ommendations for a minimal standard SNP set. J Bacteriol 2006, 188:759-772.

11. Frota CC, Hunt DM, Buxton RS, Rickman L, Hinds J, Kremer K, van Soolingen D, Colston MJ: Genome structure in the vole bacillus, Mycobacterium microti, a member of the Mycobacterium tuberculosis complex with a low virulence for humans. Microbiology 2004, 150:1519-1527.

12. Gutacker MM, Smoot JC, Migliaccio CA, Ricklefs SM, Hua S, Cousins DV, Graviss EA, Shashkina E, Kreiswirth BN, Musser JM: Genome-wide analysis of synonymous single nucleotide polymorphisms in Mycobacterium tuberculosis complex organisms: resolution of genetic relationships among closely related microbial strains. Genetics 2002, 162:1533-1543.

13. Gutierrez MC, Brisse S, Brosch R, Fabre M, Omais B, Marmiesse M, Supply P, Vincent V: Ancient origin and gene mosaicism of the progenitor of mycobacterium tuberculosis. PLoS Pathog 2005, 1:e5.

14. Semret M, Turenne CY, de Haas P, Collins DM, Behr MA: Differentiating host-associated variants of Mycobacterium avium by PCR for detection of large sequence polymorphisms. J Clin Microbiol 2006, 44:881-887.

15. Smith NH, Kremer K, Inwald J, Dale J, Driscoll JR, Gordon SV, van Soolingen D, Hewinson RG, Smith JM: Ecotypes of the Mycobacterium tuberculosis complex. J Theor Biol 2006, 239:220-225.

16. van der Sar AM, Abdallah AM, Sparrius M, Reinders E, Vanden-broucke-Grauls CM, Bitter W: Mycobacterium marinum strains can be divided into two distinct types based on genetic diversity and virulence. Infect Immun 2004, 72:6306-6312.

17. Rondini S, Käser M, Stinear T, Tessier M, Mangold C, Dernick G, Naegeli M, Portaels F, Certa U, Pluschke G: Ongoing genome reduction in Mycobacterium ulcerans. Emerg Infect Dis 2007, 13:1008-1015.

18. Ablordey A, Fonteyne PA, Stragier P, Vandamme P, Portaels F: Identification of a new variable number tandem repeat locus in Mycobacterium ulcerans for potential strain discrimination among African isolates. Clin Microbiol Infect 2007.

19. Hilty M, Yeboah-Manu D, Boakye D, Mensah-Quainoo E, Rondini S, Schelling E, Ofori-Adjei D, Portaels F, Zinsstag J, Pluschke G: Genetic Diversity in Mycobacterium ulcerans Isolates from Ghana Revealed by a Newly Identified Locus Containing a Variable Number of Tandem Repeats. J Bacteriol 2006, 188:1462-1465.

20. Hilty M, Käser M, Zinsstag J, Stinear T, Pluschke G: Analysis of the Mycobacterium ulcerans genome sequence reveals new loci for variable number tandem repeats (VNTR) typing. Microbiology 2007, in press:.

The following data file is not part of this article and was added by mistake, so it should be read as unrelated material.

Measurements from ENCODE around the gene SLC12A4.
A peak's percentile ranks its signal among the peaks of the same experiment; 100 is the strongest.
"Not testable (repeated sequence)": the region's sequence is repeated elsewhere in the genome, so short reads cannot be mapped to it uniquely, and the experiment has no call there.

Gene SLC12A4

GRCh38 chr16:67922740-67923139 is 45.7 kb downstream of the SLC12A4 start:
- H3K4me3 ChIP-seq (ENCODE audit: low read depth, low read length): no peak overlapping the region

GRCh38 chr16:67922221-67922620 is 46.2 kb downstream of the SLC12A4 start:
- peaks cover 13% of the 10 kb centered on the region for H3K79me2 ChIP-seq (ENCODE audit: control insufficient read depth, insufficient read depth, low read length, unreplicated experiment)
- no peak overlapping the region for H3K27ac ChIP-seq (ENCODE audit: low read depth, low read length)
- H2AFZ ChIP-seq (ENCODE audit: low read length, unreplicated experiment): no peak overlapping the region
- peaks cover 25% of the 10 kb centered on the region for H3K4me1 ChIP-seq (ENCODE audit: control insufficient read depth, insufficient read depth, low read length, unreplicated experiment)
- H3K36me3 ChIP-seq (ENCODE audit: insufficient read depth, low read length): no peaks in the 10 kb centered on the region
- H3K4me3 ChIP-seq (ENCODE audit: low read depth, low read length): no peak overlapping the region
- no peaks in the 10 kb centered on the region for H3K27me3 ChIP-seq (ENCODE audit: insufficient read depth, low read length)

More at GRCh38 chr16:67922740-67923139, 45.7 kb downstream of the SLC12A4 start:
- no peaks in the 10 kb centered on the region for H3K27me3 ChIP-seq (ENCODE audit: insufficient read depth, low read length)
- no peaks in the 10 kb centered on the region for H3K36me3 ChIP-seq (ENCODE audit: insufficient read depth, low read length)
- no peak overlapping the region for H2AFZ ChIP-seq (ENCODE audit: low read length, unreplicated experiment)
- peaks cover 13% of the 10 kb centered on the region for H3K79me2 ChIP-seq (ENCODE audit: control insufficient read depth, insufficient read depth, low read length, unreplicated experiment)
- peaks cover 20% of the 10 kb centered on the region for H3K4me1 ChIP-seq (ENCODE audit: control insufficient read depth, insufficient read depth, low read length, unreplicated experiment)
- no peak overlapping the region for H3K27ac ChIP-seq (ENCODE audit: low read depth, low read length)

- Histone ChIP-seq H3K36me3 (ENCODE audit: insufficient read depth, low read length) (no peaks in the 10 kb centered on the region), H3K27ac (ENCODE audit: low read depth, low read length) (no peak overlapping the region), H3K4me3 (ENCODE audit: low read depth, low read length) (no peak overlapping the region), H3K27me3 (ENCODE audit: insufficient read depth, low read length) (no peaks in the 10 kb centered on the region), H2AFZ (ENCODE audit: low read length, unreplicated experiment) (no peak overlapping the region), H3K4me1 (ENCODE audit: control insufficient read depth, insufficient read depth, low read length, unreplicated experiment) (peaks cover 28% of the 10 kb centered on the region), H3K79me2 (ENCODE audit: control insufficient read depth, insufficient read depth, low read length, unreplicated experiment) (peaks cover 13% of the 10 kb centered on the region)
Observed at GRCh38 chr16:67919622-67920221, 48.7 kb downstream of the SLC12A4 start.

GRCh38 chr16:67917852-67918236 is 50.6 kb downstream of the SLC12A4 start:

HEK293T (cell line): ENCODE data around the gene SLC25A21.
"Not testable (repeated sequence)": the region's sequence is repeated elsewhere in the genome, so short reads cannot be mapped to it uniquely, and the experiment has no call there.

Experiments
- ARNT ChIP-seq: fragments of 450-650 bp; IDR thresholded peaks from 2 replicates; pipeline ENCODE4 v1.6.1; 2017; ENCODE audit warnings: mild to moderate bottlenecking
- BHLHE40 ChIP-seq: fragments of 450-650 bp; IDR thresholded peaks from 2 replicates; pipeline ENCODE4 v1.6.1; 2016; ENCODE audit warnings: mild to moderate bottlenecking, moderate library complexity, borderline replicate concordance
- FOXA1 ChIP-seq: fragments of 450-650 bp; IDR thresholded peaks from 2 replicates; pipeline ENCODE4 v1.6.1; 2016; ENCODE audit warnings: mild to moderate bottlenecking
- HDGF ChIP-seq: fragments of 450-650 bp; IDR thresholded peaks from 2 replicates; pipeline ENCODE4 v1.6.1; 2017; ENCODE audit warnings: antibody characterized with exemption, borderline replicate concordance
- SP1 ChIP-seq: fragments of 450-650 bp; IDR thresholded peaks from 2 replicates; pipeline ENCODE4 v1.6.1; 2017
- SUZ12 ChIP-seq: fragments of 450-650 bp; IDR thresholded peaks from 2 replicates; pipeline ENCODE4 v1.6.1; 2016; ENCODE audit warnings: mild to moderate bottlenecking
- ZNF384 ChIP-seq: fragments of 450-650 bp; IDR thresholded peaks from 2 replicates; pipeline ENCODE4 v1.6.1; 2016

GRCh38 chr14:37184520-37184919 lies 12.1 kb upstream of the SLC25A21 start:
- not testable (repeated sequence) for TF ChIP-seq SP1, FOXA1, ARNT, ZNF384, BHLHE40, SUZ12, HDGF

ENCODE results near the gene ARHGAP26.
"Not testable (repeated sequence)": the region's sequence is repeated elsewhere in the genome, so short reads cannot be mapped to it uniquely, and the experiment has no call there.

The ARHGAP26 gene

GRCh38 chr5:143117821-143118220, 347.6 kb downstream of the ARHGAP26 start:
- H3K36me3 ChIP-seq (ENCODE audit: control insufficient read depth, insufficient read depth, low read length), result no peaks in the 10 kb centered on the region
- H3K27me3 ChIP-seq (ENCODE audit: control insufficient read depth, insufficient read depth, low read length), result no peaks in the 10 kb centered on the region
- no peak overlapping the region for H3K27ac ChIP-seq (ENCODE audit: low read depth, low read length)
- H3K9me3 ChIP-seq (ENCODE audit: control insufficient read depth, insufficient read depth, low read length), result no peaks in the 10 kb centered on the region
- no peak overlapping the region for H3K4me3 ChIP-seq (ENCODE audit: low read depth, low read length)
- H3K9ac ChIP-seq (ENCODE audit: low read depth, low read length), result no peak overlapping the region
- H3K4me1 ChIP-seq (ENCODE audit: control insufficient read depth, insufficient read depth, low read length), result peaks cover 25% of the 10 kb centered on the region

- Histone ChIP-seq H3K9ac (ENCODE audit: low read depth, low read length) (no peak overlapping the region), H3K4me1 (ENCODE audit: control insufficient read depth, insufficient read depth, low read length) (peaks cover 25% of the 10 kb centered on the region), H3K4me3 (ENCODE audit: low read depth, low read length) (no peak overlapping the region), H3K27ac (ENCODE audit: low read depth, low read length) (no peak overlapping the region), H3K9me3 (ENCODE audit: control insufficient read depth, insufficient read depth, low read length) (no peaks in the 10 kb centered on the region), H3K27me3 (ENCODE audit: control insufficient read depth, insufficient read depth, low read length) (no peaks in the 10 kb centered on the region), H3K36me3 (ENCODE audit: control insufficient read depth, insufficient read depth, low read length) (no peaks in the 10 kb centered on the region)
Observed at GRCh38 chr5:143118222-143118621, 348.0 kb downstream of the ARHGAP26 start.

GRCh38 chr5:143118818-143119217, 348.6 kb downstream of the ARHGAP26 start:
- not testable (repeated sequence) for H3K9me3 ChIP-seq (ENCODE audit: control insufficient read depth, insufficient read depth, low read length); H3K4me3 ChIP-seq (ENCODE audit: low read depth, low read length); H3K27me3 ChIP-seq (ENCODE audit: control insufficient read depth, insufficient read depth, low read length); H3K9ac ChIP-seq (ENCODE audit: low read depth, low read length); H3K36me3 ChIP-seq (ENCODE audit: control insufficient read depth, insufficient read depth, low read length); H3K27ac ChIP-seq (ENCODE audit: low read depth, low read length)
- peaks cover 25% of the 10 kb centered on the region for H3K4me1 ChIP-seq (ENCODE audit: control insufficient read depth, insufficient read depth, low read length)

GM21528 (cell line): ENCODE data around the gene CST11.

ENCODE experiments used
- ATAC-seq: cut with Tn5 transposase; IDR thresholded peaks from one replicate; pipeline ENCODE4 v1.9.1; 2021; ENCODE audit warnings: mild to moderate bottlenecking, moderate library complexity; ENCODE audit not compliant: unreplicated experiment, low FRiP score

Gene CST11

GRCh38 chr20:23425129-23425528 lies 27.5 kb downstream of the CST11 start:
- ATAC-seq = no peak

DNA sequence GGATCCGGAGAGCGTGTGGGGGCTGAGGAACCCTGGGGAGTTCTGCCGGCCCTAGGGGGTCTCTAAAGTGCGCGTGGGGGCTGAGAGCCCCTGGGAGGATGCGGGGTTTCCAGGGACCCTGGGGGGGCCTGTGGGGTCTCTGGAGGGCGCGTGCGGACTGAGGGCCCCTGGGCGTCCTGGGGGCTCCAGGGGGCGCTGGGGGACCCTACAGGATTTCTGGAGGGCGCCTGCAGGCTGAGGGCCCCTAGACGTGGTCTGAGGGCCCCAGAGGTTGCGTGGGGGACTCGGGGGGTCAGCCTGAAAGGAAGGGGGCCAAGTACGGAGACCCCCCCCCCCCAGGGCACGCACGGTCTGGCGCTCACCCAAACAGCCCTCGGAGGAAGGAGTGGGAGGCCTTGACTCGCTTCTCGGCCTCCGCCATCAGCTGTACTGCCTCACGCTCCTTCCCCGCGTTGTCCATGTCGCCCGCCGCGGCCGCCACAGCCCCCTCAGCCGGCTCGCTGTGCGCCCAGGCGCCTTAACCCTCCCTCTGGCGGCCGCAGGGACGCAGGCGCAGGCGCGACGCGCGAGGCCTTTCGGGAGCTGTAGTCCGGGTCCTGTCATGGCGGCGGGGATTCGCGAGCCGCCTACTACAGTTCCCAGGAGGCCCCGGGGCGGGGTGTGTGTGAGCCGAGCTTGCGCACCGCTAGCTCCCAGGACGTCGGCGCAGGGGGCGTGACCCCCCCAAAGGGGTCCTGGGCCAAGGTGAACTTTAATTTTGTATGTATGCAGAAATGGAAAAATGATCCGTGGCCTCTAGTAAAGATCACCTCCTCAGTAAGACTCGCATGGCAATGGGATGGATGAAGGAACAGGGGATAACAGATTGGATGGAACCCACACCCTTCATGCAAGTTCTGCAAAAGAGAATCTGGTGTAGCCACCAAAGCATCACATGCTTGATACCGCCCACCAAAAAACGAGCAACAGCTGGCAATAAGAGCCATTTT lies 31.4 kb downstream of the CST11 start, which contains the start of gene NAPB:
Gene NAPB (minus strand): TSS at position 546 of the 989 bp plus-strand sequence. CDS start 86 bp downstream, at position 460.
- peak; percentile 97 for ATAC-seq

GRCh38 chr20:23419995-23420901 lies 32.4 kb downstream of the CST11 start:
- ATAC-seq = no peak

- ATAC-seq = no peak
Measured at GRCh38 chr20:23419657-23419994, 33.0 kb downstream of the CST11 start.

21. Stragier P, Ablordey A, Bayonne LM, Lugor YL, Sindani IS, Suykerbuyk P, Wabinga H, Meyers WM, Portaels F: Heterogeneity among Mycobacterium ulcerans isolates from Africa. Emerg Infect Dis 2006, 12:844-847.

22. Smith NH, Gordon SV, Rua-Domenech R, Clifton-Hadley RS, Hewinson RG: Bottlenecks and broomsticks: the molecular evolution of Mycobacterium bovis. Nat Rev Microbiol 2006, 4:670-681.

23. Ablordey A, Swings J, Hubans C, Chemlal K, Locht C, Portaels F, Supply P: Multilocus variable-number tandem repeat typing of Mycobacterium ulcerans. J Clin Microbiol 2005, 43:1546-1551.

24. Ablordey A, Kotlowski R, Swings J, Portaels F: PCR amplification with primers based on IS2404 and GC-rich repeated sequence reveals polymorphism in Mycobacterium ulcerans. J Clin Microbiol 2005, 43:448-451.

25. Stragier P, Ablordey A, Meyers WM, Portaels F: Genotyping Mycobacterium ulcerans and Mycobacterium marinum by using mycobacterial interspersed repetitive units. J Bacteriol 2005, 187:1639-1647.

26. Tsolaki AG, Hirsh AE, DeRiemer K, Enciso JA, Wong MZ, Hannan M, YO GS, Aman K, Kato-Maeda M, Small PM: Functional and evolutionary genomics of Mycobacterium tuberculosis: insights from genomic deletions in 100 strains. Proc Natl Acad Sci U S A 2004, 101:4865-4870.

27. Ranger BS, Mahrous EA, Mosi L, Adusumilli S, Lee RE, Colorni A, Rhodes M, Small PL: Globally distributed mycobacterial fish pathogens produce a novel plasmid-encoded toxic mac-rolide, mycolactone f. Infect Immun 2006, 74:6037-6045.

28. Achtman M, Zurth K, Morelli G, Torrea G, Guiyoule A, Carniel E: Yersinia pestis, the cause of plague, is a recently emerged clone of Yersinia pseudotuberculosis. Proc Natl Acad Sci U S A 1999, 96:14043-14048.

29. Kidgell C, Reichard U, Wain J, Linz B, Torpdahl M, Dougan G, Acht-man M: Salmonella typhi, the causative agent of typhoid fever, is approximately 50,000 years old. Infect Genet Evol 2002, 2:39-45.

30. Monot M, Honore N, Garnier T, Araoz R, Coppee JY, Lacroix C, Sow S, Spencer JS, Truman RW, Williams DL, Gelber R, Virmond M, Flageul B, Cho SN, Ji B, Paniz-Mondolfi A, Convit J, Young S, Fine PE, Rasolofo V, Brennan PJ, Cole ST: On the origin of leprosy. Science 2005, 308:1040-1042.

31. Sizaire V, Nackers F, Comte E, Portaels F: Mycobacterium ulcer-ans infection: control, diagnosis, and treatment. Lancet Infect Dis 2006, 6:288-296.

32. Primer3 (v. 0.4.0) Pick primers from a DNA sequence [http:/ /frodo.wi.mit.edu/cgi-bin/primer3/primer3 www.cgi]

33. NCBI Mycobacterium ulcerans seqencing project [http:// www.ncbi.nlm.nih.gov/Taxonomy/Browser/wwwtax.cgi?id=362242]

34. The Wellcome Trust Sanger Institute Mycobacterium mari-num sequencing project [http://www.sanger.ac.uk/Projects/ M marinum/]

35. The BuruList World-Wide Web Server [http://genopole.pas teur.fr/Mulc/BuruList.html]

36. The Wellcome Trust Sanger Institute M. marinum Blast Server [http://www.sanger.ac.uk/cgi-bin/blast/submitblast/ m marinum]

37. The Sequence Manipulation Suite [http://bioinformatics.org/ sms/index.html]

38. NCBI blast 2 sequences [http://www.ncbi.nlm.nih.gov/blast/ bl2seq/wblast2.cgi]

39. Rutherford K, Parkhill J, Crook J, Horsnell T, Rice P, Rajandream MA, Barrell B: Artemis: sequence visualization and annotation. Bio-informatics 2000, 16:944-945.

40. NCBI Mycobacterium tuberculosis H37Rv [http:// www.ncbi.nlm.nih.gov/Taxonomy/Browser/wwwtax.cgi?id=83332]

41. Carver TJ, Rutherford KM, Berriman M, Rajandream MA, Barrell BG, Parkhill J: ACT: the Artemis Comparison Tool. Bioinformatics 2005, 21:3422-3423.

Publish with BioMecl Central and every scientist can read your work free of charge

"BioMed Central will be the most significant development for disseminating the results of biomedical research in our lifetime." Sir Paul Nurse, Cancer Research UK

Your research papers will be:

• available free of charge to the entire biomedical community

• peer reviewed and published immediately upon acceptance

• cited in PubMed and archived on PubMed Central

• yours — you keep the copyright

Submit your manuscript here: i BioMedcentral

http://www.biomedcentral.com/info/publishing_adv.asp ^